A number of classification, differential diagnosis and treatment have been described for brachysyndactyly of the hands by Ogino et al. 
Blauth and Gekeler2 extended the concept of brachysyndactyly of the hands and classified it into 4 types : short finger; a typical cleft hand; monodactyly and peromelia. "Brachysyndactyly" according to Swanson’s classification,14 results from undergrowth Group V. Swanson’s classification. However, brachysyndactyly according to Blauth does not necessarily correspond with "Brachysyndactyly" according to Swanson. Swanson has proposed that brachysyndactyly can be categorized as a failure of development, failure of separation of parts, undergrowth (Group I, II and V respectively).
Hirakawa6 has reported 125 cases of symbrachydactyly of the hands and described the sequence of events which results in this deformity.
Miura et al8 revealed x-ray features of 325 patients, with shortening of the metcarpals and/or phalanges analyzed and found that it was impossible to fit them into any simple classification.
Cheng et a [l3] classified 578 cases with a total number of 813 deformities, of the congenital upper limb anomalies with the International Federation of Societies for Surgery of the Hand (IFSSH) after a 10 years of study. There were only 6 cases of brachysyndactyly. They encountered difficulties when trying to differentiate between the atypical cleft hand, brachysyndactyly and transverse arrests. There was an obvious gap in knowledge of the pathogenesis of these anomalies and it is difficult at present to settle this problem rationally.
Maisels  described own suppression theory of cleft hand and foot in seven illustrative cases and found difficulty to differentiate atypical cleft hand from brachysyndactyly. Brachysyndactyly in which the bony phalanges are absent but the fingers represented as nubbins of soft tissue, often with nails. Walker and Clodius  refer to this condition as a pseudo lobster-claw. Barsky  divided this case into two groups : brachysyndactyly and partial ectrodactyly, with syndactyly. But Patterson  included them as a variety of the lobster-claw deformity.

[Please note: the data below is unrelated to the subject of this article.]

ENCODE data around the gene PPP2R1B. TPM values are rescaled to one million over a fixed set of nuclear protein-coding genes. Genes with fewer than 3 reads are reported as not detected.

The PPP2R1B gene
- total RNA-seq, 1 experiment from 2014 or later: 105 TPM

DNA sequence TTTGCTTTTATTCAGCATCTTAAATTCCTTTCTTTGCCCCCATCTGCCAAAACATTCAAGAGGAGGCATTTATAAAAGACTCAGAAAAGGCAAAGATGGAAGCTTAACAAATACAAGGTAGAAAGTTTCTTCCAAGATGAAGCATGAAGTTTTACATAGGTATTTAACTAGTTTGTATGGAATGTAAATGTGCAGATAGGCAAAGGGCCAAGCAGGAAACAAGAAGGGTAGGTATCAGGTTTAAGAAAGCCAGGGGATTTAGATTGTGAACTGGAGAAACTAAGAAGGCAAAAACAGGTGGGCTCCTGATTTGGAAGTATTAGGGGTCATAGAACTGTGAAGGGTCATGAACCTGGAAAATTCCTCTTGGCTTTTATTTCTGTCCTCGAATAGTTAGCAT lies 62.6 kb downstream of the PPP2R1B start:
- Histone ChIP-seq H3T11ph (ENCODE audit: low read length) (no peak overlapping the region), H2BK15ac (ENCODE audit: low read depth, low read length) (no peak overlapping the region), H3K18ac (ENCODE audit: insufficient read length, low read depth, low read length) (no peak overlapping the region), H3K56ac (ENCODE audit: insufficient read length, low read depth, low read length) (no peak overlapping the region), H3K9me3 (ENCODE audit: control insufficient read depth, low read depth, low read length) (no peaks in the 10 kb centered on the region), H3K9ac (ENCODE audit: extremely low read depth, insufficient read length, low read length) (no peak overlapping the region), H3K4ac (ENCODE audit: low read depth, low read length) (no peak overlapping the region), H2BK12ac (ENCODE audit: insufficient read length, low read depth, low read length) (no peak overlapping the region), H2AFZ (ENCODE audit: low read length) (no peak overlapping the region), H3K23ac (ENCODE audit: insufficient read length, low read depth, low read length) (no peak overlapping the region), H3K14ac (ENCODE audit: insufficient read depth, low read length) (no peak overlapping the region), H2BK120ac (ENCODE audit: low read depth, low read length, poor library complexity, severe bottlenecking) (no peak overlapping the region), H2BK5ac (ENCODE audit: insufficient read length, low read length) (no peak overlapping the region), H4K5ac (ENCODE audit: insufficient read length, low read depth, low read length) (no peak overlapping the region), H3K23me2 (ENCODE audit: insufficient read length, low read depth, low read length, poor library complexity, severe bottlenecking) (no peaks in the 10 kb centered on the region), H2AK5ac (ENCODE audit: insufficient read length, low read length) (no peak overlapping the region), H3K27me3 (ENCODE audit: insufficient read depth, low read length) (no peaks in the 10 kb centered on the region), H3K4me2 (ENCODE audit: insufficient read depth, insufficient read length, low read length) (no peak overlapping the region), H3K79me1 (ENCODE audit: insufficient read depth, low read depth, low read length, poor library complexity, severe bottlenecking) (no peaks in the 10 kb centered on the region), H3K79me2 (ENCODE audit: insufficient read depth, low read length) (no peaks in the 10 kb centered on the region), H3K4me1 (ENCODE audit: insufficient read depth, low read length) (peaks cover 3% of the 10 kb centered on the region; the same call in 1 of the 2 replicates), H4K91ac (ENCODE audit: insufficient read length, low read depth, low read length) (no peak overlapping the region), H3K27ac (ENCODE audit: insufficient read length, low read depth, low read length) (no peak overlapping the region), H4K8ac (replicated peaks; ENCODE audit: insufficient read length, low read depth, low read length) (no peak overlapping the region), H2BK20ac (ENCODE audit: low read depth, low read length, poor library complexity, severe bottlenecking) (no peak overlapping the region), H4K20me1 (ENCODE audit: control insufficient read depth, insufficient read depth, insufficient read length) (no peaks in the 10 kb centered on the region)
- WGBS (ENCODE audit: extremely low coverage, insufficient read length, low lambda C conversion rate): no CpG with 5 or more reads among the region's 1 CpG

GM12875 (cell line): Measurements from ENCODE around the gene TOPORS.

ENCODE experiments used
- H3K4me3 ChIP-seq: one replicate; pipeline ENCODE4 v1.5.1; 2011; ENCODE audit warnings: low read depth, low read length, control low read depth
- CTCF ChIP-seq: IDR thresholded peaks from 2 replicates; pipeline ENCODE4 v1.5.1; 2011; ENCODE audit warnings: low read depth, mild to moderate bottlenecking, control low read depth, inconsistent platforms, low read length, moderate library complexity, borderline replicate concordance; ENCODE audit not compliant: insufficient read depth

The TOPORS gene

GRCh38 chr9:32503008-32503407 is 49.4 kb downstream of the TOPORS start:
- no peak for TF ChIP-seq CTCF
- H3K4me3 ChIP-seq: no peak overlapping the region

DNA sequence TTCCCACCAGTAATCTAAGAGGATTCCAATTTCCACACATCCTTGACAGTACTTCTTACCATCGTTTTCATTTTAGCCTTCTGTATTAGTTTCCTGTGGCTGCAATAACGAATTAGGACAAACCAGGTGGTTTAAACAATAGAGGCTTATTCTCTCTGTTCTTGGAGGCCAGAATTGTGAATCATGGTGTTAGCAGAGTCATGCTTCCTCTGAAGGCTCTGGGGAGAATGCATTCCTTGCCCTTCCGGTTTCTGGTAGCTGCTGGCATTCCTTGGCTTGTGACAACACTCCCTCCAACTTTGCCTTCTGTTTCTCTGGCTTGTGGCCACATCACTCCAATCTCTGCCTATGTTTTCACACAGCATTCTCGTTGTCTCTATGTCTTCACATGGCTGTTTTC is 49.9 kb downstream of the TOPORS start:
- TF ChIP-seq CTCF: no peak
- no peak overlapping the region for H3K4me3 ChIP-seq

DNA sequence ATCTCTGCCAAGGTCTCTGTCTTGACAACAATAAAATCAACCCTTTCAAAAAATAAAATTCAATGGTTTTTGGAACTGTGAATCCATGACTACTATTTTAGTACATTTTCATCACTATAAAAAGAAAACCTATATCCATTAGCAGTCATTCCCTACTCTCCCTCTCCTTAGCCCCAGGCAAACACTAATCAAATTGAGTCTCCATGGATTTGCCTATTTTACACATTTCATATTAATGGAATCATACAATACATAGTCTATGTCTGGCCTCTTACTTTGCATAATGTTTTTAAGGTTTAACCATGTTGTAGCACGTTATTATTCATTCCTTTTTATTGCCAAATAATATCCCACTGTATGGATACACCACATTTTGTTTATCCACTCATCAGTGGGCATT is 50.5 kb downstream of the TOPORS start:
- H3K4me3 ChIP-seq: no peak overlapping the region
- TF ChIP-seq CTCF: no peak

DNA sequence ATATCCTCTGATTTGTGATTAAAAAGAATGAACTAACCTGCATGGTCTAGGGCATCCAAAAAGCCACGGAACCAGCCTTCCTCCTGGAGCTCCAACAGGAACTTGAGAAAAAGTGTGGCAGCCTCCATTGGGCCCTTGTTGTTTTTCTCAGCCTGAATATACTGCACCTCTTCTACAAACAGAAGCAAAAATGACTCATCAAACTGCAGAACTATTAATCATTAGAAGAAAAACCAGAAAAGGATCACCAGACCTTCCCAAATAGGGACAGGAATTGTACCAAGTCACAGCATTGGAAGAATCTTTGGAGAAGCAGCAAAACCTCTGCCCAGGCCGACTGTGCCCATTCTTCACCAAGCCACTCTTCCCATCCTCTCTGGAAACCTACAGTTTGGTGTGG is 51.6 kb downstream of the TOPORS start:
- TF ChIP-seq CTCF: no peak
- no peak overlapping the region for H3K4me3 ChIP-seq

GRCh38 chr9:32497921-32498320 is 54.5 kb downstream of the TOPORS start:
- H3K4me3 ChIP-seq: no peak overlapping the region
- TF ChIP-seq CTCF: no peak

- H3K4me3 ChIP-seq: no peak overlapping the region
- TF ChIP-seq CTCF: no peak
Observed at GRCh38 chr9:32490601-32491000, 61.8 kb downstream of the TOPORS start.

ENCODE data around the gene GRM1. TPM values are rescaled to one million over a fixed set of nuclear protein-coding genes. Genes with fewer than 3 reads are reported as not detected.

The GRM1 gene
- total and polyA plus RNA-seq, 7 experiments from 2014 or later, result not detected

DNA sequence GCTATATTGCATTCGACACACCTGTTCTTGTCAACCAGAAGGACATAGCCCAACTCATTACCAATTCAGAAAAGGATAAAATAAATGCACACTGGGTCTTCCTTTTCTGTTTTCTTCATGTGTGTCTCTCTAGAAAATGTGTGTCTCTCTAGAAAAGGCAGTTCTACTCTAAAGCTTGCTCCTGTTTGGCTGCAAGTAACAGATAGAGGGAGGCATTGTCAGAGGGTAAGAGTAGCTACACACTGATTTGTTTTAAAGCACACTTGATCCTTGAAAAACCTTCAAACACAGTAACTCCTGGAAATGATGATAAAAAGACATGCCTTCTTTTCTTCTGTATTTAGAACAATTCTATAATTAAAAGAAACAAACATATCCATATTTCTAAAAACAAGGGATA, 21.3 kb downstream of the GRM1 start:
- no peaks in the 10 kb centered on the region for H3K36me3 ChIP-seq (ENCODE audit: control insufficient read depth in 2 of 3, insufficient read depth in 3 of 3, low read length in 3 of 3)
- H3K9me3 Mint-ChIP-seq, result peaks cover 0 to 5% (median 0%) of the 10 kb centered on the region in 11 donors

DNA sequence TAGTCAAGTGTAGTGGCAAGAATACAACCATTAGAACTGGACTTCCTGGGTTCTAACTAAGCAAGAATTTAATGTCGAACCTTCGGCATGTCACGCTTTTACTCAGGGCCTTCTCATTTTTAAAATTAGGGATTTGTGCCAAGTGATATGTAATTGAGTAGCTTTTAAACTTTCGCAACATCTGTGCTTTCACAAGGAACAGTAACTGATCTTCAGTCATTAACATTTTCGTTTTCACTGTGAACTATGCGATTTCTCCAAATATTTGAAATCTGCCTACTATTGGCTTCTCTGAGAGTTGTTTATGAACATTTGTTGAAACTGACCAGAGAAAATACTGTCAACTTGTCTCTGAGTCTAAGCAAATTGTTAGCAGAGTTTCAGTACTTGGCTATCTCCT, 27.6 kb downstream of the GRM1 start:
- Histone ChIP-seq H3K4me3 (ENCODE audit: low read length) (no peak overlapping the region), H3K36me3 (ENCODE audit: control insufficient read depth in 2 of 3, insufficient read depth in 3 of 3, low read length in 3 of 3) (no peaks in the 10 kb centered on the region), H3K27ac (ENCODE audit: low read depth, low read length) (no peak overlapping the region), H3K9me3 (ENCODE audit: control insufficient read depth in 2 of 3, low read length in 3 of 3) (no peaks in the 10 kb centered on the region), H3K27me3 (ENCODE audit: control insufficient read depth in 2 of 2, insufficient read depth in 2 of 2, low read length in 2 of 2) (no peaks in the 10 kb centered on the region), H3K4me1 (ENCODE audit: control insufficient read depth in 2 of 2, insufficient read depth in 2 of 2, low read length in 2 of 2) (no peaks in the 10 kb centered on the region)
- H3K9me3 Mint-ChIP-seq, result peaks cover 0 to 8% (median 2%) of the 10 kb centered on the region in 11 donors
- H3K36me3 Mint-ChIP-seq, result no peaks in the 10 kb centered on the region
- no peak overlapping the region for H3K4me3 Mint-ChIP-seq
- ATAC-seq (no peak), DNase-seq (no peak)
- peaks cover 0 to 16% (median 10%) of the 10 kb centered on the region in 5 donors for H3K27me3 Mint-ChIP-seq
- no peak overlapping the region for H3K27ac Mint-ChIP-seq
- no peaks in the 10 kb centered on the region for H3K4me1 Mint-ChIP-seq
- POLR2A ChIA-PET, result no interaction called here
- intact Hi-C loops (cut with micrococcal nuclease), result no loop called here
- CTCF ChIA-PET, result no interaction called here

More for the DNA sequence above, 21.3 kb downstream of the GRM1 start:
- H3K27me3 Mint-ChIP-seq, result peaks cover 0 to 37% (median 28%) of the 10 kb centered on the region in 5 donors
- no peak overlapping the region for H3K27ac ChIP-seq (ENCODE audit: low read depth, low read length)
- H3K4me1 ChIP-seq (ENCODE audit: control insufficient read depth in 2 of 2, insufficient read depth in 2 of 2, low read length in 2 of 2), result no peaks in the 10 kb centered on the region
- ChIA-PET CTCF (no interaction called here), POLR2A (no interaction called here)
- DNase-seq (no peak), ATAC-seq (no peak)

Atypical cleft hand should be considered to be a moderate grade of brachysyndactyly. Atypical cleft hands demonstrate the common features of other types of brachysyndactyly : all cases are unilateral and various degrees of bone hypoplasia exist in the affected fingers as well as the adjacent fingers and in the proximal part of the limbs. 
Uchida et al  revealed several differences in the way symbrachydactyly occurs in the feet, compared to the hands. Symbrachydactyly of the feet represented a spectrum of deformities, which at its least severe is characterized by slight hypoplasia centred around the middle hypoplasia of the distal phalange and normal nails. More advanced case have moderate hypoplasia of the central rays, hypoplasia of the distal phalanges and some nail defects. In my case, moderate hypoplasia of the pre-axial rays and severe hypoplasia of central rays with nail defects were noted.
Sharma et al  described a father and his daughter with unique pattern of pre-axial brachysyndactyly and unusual facial appearance. There were short first metacarpals and hypoplastic phalanges of the thumb and index finger with incomplete syndactyly. In author reported case little finger was three phalangeal, thumb and index finger was two phalangeal, ring finger was single phalangeal and middle finger was without phalange.
Brachysyndactyly of the hand is relatively controversial. The aetiology, mechanism of development, pathogenesis and classification of this condition has not been delineated. Further characterization of it is necessary.